We all know that industries across the spectrum have had to adapt and readapt for the COVID-19 pandemic. This is especially true for the global business travel market, an industry that isn’t expected to fully recover until 2025, after losing more than $710 billion in the last year.
However, while online meetings have kept companies moving forward over the last year, some business travel will always be necessary, whether it is for short-term trips to close a sale or long-term assignments overseas. With vaccine rollouts steadily underway across the globe, what does the future of business travel look like? And what challenges should corporations be ready for?
The Ease of Working from Home
In truth, the chances of contracting COVID-19 on a flight are low, thanks to the way air is filtered throughout the cabin, combined with social distancing and masks. However, that doesn’t change the perception of sitting in a small space with dozens of strangers that could make travelers uncomfortable in the short-term. This issue could also be exacerbated by the destination, depending on the transmission rates or safety protocols in the area. With video conferencing becoming the norm over the last year, wary workers may opt to continue this trend while COVID-19 spread is still a major threat.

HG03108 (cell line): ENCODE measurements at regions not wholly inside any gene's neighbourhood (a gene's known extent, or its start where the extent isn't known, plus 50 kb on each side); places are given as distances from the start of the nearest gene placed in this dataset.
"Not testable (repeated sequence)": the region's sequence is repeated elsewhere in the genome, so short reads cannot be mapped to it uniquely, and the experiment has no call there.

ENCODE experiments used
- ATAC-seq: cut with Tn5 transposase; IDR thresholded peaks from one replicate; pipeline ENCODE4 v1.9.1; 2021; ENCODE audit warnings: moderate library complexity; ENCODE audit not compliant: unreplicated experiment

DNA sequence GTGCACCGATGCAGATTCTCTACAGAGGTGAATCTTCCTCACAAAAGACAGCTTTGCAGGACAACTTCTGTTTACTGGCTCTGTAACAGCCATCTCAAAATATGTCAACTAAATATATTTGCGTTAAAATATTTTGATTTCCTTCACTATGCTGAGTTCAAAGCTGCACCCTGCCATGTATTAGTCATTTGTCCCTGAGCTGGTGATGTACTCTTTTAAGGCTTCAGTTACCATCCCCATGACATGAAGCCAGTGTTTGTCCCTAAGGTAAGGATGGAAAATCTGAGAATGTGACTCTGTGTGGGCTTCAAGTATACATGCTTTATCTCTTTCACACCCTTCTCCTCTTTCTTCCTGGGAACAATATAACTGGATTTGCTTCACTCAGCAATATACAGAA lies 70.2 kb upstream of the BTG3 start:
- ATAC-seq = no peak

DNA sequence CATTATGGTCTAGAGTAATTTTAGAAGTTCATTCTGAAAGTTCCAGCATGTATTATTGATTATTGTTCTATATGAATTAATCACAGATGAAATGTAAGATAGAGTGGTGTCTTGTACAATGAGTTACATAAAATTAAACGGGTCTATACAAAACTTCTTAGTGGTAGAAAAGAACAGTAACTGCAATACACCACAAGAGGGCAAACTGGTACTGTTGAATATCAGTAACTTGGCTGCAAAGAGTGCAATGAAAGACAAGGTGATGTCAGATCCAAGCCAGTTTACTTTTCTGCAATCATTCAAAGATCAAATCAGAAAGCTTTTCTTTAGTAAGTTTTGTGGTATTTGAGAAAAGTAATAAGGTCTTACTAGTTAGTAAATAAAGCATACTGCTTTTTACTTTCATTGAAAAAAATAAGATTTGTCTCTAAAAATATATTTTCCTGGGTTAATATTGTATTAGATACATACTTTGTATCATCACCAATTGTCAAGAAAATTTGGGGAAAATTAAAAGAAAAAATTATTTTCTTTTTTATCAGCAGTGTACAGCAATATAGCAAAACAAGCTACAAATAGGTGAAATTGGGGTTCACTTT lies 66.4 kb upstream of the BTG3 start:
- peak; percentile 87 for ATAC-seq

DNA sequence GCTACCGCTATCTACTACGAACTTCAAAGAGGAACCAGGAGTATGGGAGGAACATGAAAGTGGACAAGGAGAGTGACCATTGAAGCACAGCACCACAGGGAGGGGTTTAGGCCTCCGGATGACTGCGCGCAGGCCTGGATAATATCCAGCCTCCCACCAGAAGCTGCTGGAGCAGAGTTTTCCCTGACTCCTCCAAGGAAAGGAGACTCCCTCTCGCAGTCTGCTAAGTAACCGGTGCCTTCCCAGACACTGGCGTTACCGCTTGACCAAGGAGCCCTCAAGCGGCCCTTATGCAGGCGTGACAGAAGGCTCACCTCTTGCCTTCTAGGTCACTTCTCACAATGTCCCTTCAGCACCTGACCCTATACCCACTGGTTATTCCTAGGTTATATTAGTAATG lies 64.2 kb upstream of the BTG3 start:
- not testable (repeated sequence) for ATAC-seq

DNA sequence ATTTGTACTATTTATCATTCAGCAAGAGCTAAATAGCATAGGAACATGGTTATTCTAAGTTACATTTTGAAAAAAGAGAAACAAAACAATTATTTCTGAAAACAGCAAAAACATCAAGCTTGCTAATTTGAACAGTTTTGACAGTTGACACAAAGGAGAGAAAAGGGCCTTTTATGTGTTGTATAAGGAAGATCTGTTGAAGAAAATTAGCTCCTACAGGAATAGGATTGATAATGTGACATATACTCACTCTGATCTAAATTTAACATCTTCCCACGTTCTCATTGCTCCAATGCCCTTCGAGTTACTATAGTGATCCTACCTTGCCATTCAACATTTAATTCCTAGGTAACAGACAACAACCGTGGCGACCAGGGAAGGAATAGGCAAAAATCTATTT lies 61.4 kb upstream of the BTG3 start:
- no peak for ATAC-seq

But looking at this issue long term, many employees have become comfortable working out of their homes and connecting immediately online, rather than taking the time to travel long distances. A recent study found that more than 50 percent of workers would like to continue to work remotely. With the comfort of working from home, and proven tools to do it effectively, global corporations are likely looking at the return of the mobility premium, especially for long-term assignments. While persuading employees to work oversees has been easy over the last few years, companies could now be looking at hefty financial incentives. This is especially true for countries or areas that have shown the weaknesses in their medical services. Companies need to be prepared to navigate the concerns and expectations of mobile employees that may not have been there in recent years.
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